Explaining different shotgun ammo to newb [Archive] - Glock Talk

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jamesbern
02-21-2011, 14:31
So i'm considering getting my first shotgun, a Mossberg 930SPX :supergrin:.

My confusion comes when looking at different ammo for 12 guages.

Is this a good explanation of the different types and what they are good for?

http://www.wikihow.com/Choose-Shotgun-Shells-and-Chokes

http://www.zombiesurvivalwiki.com/page/Shotgun+Ammo

At one range I would use it at it specifies "lead only" for shotguns.

So I would take that to mean I can use any 12 guage shotshells as long as the balls are made from lead right? The difference is just the size of the balls inside the shell correct?

Also what is high brass and low brass?

Also, for the 930 SPX, for slugs I would need rifled slugs because the barrel is a smooth bore correct?

This seems confusing to me :whistling:

Glockin21
02-21-2011, 16:59
The Wiki link looks right.I wouldnt go by anything that has the words 'zombie survival'.

jamesbern
02-21-2011, 17:02
The Wiki link looks right.I wouldnt go by anything that has the words 'zombie survival'.

:rofl: Yeah, I just linked that cause it had the chart for the different sized shot.

I also found a 930SPX locally, basically new for $450. It only had 15 rounds put through it.

mixflip
02-22-2011, 21:57
Try reading up over at www.shotgunworld.com (http://www.shotgunworld.com) and hang out in the tactical shotgun section called "the basement" since you are planning on getting a 930SPX?

You are correct, rifled 1oz slugs can be shot out of almost all chokes (technically) except for the tightest turkey chokes. The birdie shaped rifled slug will conform to improved cylinder chokes which are the most common tactical chokes out there. I know it sounds wierd but rifled slugs dont normally go with rifled shotguns. Sabots go with rifled shotguns.

I am no expert but like I said, there are some seriously die hard shotgunners over at shotgun world that can answer every single shotgun question imaginable.

GAFinch
02-22-2011, 22:18
At one range I would use it at it specifies "lead only" for shotguns.

So I would take that to mean I can use any 12 guage shotshells as long as the balls are made from lead right? The difference is just the size of the balls inside the shell correct?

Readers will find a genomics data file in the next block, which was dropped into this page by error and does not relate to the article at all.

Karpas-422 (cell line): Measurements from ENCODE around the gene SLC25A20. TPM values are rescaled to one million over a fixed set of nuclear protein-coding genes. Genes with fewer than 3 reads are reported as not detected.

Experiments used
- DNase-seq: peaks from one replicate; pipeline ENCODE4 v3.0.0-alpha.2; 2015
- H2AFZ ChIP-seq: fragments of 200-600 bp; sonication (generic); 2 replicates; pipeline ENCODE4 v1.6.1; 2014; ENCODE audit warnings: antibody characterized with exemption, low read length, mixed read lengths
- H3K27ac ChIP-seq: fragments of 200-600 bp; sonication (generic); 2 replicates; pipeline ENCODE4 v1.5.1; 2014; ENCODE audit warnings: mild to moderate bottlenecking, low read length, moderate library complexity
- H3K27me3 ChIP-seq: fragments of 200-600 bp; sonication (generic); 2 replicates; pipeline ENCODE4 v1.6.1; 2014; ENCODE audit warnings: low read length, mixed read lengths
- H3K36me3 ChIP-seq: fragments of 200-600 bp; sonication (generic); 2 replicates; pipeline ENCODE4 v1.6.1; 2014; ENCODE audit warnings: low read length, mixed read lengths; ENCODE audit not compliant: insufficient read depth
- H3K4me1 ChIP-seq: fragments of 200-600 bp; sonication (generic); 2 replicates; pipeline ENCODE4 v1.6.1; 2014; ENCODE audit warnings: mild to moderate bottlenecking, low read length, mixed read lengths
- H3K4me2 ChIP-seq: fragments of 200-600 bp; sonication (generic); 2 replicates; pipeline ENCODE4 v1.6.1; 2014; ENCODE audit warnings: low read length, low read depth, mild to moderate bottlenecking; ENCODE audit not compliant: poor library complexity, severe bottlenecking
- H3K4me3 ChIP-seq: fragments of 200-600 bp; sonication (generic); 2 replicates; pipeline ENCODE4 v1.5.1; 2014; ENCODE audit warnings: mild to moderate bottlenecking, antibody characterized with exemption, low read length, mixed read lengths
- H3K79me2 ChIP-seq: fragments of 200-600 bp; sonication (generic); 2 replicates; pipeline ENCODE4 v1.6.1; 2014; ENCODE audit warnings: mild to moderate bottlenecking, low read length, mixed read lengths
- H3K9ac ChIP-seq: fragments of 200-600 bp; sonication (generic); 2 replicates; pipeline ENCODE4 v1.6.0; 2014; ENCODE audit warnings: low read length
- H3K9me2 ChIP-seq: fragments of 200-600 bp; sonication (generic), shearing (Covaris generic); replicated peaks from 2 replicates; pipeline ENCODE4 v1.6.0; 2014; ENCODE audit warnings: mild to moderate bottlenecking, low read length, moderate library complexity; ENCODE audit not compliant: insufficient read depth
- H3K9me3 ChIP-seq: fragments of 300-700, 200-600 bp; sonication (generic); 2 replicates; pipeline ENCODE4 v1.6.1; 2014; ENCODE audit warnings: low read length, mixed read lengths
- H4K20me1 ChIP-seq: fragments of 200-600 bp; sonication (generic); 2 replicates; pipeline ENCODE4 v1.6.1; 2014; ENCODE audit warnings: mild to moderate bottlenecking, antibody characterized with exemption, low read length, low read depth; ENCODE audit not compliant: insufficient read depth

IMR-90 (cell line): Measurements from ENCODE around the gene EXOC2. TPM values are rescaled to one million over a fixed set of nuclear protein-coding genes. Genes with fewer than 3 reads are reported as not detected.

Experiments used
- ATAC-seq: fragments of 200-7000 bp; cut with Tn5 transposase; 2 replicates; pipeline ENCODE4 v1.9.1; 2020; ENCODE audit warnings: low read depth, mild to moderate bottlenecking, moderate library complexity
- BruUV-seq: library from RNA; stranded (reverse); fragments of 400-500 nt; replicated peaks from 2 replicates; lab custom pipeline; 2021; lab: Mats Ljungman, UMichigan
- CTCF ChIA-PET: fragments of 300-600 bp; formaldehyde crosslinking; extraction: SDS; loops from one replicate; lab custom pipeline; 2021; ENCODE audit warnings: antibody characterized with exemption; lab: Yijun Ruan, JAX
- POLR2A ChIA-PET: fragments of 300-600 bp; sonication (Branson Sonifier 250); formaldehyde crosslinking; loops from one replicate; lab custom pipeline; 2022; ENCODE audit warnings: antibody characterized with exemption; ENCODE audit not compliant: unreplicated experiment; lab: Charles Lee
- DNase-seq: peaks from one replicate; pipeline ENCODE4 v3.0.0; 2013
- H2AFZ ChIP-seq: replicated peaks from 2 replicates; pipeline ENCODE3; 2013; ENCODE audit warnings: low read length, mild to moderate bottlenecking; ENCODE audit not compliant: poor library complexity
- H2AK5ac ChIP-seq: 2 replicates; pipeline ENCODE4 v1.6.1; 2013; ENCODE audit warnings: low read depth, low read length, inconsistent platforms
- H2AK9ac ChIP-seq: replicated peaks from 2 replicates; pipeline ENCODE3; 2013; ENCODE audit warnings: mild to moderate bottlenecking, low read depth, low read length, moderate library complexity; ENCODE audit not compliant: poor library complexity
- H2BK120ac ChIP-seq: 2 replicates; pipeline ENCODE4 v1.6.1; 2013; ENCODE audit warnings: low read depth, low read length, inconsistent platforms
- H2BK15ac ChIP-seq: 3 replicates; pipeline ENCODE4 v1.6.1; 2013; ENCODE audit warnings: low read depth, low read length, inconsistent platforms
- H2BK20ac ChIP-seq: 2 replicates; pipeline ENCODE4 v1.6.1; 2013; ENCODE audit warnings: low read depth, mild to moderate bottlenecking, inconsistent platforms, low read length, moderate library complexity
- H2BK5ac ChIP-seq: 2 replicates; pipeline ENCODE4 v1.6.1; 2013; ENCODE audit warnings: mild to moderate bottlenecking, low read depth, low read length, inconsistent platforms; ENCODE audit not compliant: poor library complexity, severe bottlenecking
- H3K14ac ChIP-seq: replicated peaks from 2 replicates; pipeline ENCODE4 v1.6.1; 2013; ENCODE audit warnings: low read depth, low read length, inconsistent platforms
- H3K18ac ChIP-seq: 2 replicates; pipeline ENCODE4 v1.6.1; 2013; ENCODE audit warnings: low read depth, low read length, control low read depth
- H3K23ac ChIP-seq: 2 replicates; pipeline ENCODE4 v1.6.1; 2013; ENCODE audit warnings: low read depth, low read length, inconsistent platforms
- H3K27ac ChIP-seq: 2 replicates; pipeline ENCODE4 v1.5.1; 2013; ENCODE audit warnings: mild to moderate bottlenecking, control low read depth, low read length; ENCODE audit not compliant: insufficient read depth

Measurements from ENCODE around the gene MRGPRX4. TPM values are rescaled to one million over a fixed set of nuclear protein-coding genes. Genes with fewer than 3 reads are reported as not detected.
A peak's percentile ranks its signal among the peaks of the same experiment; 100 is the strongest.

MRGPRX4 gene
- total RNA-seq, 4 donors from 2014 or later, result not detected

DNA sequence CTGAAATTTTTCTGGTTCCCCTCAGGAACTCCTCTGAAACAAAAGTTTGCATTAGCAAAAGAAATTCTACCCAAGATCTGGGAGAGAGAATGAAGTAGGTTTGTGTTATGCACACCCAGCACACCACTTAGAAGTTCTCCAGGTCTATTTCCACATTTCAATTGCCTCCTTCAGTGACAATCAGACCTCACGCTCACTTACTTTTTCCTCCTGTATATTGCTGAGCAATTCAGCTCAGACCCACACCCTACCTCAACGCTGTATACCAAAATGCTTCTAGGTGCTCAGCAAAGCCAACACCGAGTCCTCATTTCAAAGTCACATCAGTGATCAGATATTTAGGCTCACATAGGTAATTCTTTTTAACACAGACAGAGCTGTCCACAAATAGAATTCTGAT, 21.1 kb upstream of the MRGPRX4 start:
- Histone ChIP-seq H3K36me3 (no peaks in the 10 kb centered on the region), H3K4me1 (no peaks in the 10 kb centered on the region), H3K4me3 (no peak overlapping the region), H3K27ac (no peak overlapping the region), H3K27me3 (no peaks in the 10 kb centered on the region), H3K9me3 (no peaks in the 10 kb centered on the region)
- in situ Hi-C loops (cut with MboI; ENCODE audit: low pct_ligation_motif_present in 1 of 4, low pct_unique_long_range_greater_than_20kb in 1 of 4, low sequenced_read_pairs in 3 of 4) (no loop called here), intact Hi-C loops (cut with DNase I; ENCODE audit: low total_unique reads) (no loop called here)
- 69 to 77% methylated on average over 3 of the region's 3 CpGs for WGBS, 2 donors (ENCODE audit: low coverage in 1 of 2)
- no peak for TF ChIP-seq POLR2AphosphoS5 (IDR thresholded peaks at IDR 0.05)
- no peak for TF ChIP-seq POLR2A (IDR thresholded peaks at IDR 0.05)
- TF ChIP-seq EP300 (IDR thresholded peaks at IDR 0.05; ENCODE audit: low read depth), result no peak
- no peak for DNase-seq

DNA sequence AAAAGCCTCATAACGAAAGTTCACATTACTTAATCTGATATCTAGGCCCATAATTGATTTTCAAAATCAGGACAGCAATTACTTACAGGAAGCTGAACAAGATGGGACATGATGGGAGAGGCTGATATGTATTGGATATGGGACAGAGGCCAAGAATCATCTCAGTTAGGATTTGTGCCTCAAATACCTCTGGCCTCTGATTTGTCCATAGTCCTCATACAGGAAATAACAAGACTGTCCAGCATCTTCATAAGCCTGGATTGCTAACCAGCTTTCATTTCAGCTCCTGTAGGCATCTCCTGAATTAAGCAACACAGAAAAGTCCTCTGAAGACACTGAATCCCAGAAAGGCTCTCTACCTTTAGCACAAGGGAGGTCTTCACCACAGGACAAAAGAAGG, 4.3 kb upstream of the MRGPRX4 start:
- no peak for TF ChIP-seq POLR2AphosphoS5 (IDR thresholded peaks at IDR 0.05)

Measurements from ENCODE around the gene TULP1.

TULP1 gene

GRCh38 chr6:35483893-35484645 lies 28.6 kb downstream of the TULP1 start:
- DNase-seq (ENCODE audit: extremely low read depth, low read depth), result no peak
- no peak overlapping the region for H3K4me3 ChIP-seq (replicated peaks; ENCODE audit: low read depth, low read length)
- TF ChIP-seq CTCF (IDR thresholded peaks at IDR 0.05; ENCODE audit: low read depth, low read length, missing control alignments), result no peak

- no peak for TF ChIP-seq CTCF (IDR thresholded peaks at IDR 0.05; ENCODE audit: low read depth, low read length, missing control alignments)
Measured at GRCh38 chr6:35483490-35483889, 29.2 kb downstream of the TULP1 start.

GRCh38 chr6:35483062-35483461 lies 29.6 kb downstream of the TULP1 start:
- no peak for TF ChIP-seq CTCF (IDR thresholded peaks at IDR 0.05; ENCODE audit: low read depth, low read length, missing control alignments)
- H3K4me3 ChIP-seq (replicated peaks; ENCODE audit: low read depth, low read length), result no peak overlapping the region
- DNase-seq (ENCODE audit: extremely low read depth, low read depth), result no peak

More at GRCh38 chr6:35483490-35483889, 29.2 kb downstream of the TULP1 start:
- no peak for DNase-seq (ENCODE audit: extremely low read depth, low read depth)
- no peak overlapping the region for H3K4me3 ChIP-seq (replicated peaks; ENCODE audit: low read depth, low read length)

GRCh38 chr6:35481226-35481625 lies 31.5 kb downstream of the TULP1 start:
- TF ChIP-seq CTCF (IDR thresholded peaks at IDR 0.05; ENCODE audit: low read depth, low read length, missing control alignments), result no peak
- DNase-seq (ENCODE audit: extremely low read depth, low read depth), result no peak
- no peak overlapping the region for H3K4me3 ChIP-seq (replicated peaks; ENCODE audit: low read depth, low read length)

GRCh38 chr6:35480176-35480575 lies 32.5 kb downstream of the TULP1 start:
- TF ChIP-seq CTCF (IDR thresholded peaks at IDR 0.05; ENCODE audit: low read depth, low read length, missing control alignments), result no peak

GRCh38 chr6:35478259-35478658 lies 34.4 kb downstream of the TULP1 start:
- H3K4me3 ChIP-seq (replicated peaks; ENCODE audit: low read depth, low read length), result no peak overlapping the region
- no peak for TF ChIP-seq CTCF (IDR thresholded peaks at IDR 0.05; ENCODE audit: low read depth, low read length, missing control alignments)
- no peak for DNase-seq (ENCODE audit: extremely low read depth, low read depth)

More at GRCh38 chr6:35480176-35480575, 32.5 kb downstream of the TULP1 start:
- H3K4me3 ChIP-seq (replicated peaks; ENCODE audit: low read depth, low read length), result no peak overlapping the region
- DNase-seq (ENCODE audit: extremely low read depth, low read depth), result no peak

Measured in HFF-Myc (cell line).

Yes. Some hunting loads use steel shot, or some exotic metal, so lead doesn't contaminate the food chain. Indoor ranges that allow shotguns prohibit bird shot, as it tends to hit the overhead cable that moves the target.

Aceman
02-23-2011, 07:44
So i'm considering getting my first shotgun, a Mossberg 930SPX :supergrin:.

excellent choice

Is this a good explanation of the different types and what they are good for?

http://www.wikihow.com/Choose-Shotgun-Shells-and-Chokes

Yes


At one range I would use it at it specifies "lead only" for shotguns.

So I would take that to mean I can use any 12 guage shotshells as long as the balls are made from lead right? The difference is just the size of the balls inside the shell correct?

Shot size is shot size. Unless otherwise specified, the shot is lead. Other materials are used for differences/preferences in penetration or environmental reasons (lead in water), or to avoid sparks against a steel stop inddors.

Also what is high brass and low brass?
High brass means more powder, low brass means less powder. More kaboom/recoil. Birdshot is usually low brass, buck is usually high brass. There are exceptions.

Also, for the 930 SPX, for slugs I would need rifled slugs because the barrel is a smooth bore correct?


As always - check the choke recommendations. I generally avoid slugs from anything less than cylinder. That's just me and not necessarily needed. Slugs can be used with chokes - to a point - depends on the slug and the choke.

Correct. You CAN shoot smooth bore slugs, but accuracy will drop as range increases.

Do a search here for shot size chart.

jamesbern
02-23-2011, 08:05
Thanks guys!

fatty
03-09-2011, 20:23
Very informative thread actually.

I like the Wiki How link.

For a person looking at getting a tactical shotgun this is good stuff.



Well done!

mixflip
03-10-2011, 02:56
Here is a fun video for you if you want to see what I have collected as far as 12 gauge ammo versatility goes?

http://www.youtube.com/watch?v=J18_Y2r3zAs

vafish
03-10-2011, 06:27
The Wiki link looks right.I wouldnt go by anything that has the words 'zombie survival'.

It's not too bad of a page for shotgun info.

It could have some more discussion on gauge and shell length.

MacG22
03-10-2011, 11:37
What would happen if you shot a 12 ga slug out of a tight choke?

Big Bird
03-10-2011, 14:04
The gauge of a gun is an old english system of measurment. In theory the gauge of your gun is the number of lead balls in that bore diameter that are required to egual 1 pound. For example, you take 12 lead balls .73 inches in diamter and you get 1 lb of lead. Therefore, a 12 gauge bore is .73"... That's the concept anyhow.

Shotgun shells vary tremendously because there are different metrics used to describe a shell. For example--you will see three distinct things listed on most shell boxes. Shot Size, Weight of Shot load, powder charge equivilent. Shot size is simply that. Shot is numbered based on the size of the lead pellets with the smaller pellets having a higher number. Second is the weight of the shot loaded--usually this is expressed in ounces or fractions of ounces. For example a pretty standard field hunting load for the 12 gauge is 1 1/8 ounces of shot. It could be smaller 9 shot used for quail or clay targets or it could be larger #6 shot used for rabbits or squirrels etc. Finally you have the powder charge which is based on the EQUIVILENT pressure generated by a certain volume of black powder. Of course we use modern smokeless powders in shotguns now. But interestingly enough modern shotgun shells still operate in the same rough pressure ranges of old black powder guns. And the volumetric unit of measure for black powder back in the day was a "dram" (think something about the size of a thimble). So you will see shells marked 3 dram equivilent...or some such.